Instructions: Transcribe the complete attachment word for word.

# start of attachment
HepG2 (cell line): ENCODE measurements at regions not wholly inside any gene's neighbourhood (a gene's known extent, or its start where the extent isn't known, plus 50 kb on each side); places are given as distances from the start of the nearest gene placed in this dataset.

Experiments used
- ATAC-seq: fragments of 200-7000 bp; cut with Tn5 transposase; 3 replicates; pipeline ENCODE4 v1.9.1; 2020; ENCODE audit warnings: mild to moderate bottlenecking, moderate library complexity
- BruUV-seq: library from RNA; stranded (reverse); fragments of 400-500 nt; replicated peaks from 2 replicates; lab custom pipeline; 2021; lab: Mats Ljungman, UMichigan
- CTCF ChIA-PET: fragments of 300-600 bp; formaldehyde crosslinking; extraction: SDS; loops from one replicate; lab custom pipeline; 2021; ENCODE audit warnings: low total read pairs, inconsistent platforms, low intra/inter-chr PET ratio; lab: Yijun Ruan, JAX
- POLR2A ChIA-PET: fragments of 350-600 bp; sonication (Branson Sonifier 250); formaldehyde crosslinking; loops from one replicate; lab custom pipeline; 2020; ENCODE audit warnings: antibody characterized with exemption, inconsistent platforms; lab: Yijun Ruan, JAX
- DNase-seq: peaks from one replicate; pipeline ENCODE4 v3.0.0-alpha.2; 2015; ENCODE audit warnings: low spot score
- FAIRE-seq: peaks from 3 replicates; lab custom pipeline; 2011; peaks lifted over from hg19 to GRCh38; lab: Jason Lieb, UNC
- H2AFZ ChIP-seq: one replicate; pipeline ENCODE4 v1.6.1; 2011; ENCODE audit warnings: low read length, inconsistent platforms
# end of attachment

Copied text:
HepG2 (cell line): ENCODE measurements at regions not wholly inside any gene's neighbourhood (a gene's known extent, or its start where the extent isn't known, plus 50 kb on each side); places are given as distances from the start of the nearest gene placed in this dataset.

Experiments used
- ATAC-seq: fragments of 200-7000 bp; cut with Tn5 transposase; 3 replicates; pipeline ENCODE4 v1.9.1; 2020; ENCODE audit warnings: mild to moderate bottlenecking, moderate library complexity
- BruUV-seq: library from RNA; stranded (reverse); fragments of 400-500 nt; replicated peaks from 2 replicates; lab custom pipeline; 2021; lab: Mats Ljungman, UMichigan
- CTCF ChIA-PET: fragments of 300-600 bp; formaldehyde crosslinking; extraction: SDS; loops from one replicate; lab custom pipeline; 2021; ENCODE audit warnings: low total read pairs, inconsistent platforms, low intra/inter-chr PET ratio; lab: Yijun Ruan, JAX
- POLR2A ChIA-PET: fragments of 350-600 bp; sonication (Branson Sonifier 250); formaldehyde crosslinking; loops from one replicate; lab custom pipeline; 2020; ENCODE audit warnings: antibody characterized with exemption, inconsistent platforms; lab: Yijun Ruan, JAX
- DNase-seq: peaks from one replicate; pipeline ENCODE4 v3.0.0-alpha.2; 2015; ENCODE audit warnings: low spot score
- FAIRE-seq: peaks from 3 replicates; lab custom pipeline; 2011; peaks lifted over from hg19 to GRCh38; lab: Jason Lieb, UNC
- H2AFZ ChIP-seq: one replicate; pipeline ENCODE4 v1.6.1; 2011; ENCODE audit warnings: low read length, inconsistent platforms